So how do you manage to keep your willpower strong for 4-6 weeks on a very restrictive elimination diet? Well, if you have been continuously sick like me, that alone might provide enough motivation to get you through. Otherwise, here are some ideas:
Remember, it’s just six weeks out of your life. Think about things that have or might happen to you that would require a pretty substantial change to your daily routine. An unexpected illness or surgery for example. I knew a woman who fainted and hit her jaw on a counter while going down. Her jaw was wired shut for two months. Everything she ate was through a straw. This is less hard and less painful than that. Thoughts like that help me when I’m feeing weak and just want a milkshake.
Also remember you’re doing this for a good reason. From what I can tell, people with GI trouble, from IBS to more serious diseases, have great variability in the frequency and severity of their symptoms. If you are seriously considering an elimination diet, you must feel your health problem affects your life enough that you want to find a way to change. Commit to yourself before beginning that you will follow it through. After all, it’s only six weeks.
Plan ahead to avoid unexpected detours from the diet. If you have to go off the diet because you don’t have food when you need it, it can be discouraging and set back progress you’ve made. There isn’t much food that you can just throw in your purse on this diet. Nearly all of it must be refrigerated. So any type of grab-and-go requirements you may have will need to be reconsidered for the period you’re on the diet. For me, this means no restaurants, no travel, and no eating at holiday parties this Winter. Most people in my life understand that I’m sick and won’t give me a hard time about it.
Use your support system. Who in your life understands the challenges you’ve been facing with your health? People who are not able to sympathize or empathize are probably not your best bet. You’re going to want to complain about not being able to eat ice cream, or potato chips, or whatever it is you used to eat and can’t now. (I have actually been having stress dreams about ruining my diet by eating ice cream and bagels.) Your support system needs to know that the right response is “I’m sorry this is hard, but your health is worth it.”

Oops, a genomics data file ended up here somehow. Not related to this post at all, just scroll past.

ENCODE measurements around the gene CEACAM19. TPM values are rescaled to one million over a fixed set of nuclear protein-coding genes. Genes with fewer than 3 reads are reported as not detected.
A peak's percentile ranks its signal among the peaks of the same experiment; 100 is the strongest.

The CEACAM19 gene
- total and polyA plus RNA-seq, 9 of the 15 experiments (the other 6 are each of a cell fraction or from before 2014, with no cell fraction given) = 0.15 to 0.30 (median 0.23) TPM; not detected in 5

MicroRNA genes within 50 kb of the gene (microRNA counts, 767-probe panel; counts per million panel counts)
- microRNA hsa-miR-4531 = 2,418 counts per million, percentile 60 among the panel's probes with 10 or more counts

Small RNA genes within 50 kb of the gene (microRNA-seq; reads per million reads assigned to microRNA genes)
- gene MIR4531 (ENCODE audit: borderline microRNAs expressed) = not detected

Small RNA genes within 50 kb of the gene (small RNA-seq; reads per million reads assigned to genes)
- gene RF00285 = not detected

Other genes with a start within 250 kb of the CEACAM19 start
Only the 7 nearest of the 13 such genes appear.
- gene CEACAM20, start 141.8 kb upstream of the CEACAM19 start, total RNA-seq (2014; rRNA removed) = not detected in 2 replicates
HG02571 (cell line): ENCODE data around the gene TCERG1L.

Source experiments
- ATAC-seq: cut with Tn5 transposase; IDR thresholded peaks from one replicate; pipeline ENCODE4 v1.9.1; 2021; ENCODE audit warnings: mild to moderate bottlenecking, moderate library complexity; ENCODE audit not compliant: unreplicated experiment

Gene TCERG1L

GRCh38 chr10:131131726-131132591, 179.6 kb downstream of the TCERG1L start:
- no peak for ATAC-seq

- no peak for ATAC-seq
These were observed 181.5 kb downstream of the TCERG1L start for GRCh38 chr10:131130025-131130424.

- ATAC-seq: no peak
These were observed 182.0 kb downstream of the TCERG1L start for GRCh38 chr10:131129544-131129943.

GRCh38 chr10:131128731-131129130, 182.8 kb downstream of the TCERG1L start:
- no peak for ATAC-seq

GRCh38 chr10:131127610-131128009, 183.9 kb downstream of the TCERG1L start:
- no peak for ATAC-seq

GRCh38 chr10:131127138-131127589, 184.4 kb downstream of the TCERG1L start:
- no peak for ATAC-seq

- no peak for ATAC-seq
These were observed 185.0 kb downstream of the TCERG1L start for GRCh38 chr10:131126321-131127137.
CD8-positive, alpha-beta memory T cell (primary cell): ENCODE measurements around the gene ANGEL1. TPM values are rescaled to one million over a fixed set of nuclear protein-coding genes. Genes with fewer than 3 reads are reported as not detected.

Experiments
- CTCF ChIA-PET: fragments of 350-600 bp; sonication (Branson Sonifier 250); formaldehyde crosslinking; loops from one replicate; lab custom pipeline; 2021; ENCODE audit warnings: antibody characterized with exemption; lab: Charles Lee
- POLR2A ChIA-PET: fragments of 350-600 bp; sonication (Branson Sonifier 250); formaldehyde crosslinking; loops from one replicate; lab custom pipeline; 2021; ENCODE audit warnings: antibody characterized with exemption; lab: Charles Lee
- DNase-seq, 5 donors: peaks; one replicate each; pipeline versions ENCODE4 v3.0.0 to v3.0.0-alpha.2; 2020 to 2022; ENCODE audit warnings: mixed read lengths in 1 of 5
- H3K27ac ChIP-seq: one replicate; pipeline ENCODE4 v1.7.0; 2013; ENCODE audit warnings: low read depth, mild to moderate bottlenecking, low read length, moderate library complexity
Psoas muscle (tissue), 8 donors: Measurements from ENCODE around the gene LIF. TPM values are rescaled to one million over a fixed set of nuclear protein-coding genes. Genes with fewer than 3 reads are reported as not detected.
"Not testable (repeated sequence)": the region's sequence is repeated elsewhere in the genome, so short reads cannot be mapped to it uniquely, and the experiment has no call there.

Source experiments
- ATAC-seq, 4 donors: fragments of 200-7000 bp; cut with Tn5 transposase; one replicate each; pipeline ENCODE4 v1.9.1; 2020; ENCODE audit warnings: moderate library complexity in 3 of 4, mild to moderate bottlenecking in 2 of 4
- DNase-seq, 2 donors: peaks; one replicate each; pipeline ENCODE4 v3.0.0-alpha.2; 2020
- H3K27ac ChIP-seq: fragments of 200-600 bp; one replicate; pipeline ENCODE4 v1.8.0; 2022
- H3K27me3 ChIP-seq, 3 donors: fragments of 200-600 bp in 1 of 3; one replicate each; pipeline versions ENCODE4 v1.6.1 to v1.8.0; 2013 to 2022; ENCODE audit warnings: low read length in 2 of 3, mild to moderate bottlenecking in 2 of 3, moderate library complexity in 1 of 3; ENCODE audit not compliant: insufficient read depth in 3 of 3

If they live in the same house, they can help even more. This is an area where the Boyfriend has been very helpful to me. He is great about making sure I have food I can eat, and helping me with lunches I can take to work. Aside from our unexpected visit to the ER yesterday, I haven’t had to deviate from the diet once because he and I have put a lot of effort into being prepared.
Know that the first week is the hardest. It gets easier after that. Simple carbs are addictive and promote cravings for some people. But they aren’t the best food for you in terms of the nutrition they deliver and their impact on gut health. It is hard to stop eating simple carbs (for me it was rice and potatoes) but once you get past that first week, it’s a lot easier to look forward to the food you can eat.
You will learn to enjoy the few foods you are eating. You will appreciate the simple flavors of the food enhanced with herbs and healthy fats like coconut and ghee. You will learn to prepare the foods better and more to your liking as the days go on. It will become a journey in and of itself. And if you try to let go of your attachment to the food you can’t eat, you may even enjoy it.
Your symptoms should start to improve. This is the best motivation of all. For me, what I noticed right away was no bloating, no racing heart after I ate, and my skin began to improve. And of course, after four weeks on the diet, I have noticed even more significant changes.